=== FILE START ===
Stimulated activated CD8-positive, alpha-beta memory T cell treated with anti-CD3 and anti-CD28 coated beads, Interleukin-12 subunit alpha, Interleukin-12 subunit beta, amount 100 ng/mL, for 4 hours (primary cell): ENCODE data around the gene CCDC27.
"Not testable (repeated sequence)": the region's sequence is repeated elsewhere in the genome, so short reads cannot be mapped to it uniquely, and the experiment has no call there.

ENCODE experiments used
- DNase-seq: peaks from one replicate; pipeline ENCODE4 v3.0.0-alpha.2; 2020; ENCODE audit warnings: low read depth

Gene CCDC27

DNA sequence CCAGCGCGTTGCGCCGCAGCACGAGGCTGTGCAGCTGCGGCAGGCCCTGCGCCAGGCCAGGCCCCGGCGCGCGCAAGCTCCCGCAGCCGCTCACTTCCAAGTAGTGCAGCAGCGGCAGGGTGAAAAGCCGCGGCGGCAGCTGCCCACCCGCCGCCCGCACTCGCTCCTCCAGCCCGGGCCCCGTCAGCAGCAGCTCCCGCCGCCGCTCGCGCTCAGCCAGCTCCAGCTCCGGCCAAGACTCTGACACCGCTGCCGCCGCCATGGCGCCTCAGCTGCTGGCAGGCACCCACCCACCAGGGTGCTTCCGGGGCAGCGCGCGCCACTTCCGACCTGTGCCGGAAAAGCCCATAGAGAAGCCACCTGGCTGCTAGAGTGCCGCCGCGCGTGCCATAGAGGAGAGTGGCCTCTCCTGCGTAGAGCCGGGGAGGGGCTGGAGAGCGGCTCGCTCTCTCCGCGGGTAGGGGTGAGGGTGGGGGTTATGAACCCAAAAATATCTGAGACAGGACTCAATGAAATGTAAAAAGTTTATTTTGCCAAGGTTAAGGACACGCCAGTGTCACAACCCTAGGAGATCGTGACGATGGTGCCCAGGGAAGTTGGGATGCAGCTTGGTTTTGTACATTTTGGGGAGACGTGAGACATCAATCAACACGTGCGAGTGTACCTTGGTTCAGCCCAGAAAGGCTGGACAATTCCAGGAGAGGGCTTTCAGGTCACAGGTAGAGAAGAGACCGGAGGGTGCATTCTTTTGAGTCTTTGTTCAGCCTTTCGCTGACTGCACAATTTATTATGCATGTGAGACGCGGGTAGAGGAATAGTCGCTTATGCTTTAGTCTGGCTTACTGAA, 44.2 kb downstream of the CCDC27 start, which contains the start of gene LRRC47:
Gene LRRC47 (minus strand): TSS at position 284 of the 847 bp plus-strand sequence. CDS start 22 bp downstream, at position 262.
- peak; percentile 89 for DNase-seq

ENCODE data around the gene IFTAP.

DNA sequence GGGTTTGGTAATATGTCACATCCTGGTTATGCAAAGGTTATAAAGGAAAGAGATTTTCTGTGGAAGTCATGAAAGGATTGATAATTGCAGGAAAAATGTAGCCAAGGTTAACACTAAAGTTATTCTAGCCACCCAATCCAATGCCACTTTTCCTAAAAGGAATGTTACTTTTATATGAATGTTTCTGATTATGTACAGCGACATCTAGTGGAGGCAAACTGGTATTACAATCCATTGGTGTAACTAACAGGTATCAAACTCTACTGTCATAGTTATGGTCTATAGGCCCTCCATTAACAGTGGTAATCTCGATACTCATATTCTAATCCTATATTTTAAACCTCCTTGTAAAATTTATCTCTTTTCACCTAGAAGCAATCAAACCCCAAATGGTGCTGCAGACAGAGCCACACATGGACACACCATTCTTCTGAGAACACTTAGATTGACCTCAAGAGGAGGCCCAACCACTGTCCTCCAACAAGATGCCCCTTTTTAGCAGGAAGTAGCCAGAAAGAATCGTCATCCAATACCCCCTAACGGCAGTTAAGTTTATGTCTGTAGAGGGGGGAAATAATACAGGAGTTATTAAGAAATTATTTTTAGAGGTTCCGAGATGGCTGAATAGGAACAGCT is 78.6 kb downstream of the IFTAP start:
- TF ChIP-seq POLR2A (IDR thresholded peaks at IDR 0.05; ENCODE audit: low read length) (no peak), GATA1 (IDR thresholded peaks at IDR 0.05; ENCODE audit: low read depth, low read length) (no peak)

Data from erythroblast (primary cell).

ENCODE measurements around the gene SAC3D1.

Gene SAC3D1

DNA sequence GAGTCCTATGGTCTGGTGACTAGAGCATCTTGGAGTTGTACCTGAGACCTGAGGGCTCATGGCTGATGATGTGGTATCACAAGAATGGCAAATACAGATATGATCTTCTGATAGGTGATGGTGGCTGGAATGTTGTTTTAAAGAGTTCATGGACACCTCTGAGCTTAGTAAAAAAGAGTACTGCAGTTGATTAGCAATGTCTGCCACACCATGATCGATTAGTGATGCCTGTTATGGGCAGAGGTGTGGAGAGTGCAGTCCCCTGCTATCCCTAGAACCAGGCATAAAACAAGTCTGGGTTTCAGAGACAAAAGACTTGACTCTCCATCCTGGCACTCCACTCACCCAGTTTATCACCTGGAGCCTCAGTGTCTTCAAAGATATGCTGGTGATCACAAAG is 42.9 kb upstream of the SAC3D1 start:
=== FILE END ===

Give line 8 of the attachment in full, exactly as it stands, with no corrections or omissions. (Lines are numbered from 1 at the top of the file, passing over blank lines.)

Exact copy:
- peak; percentile 89 for DNase-seq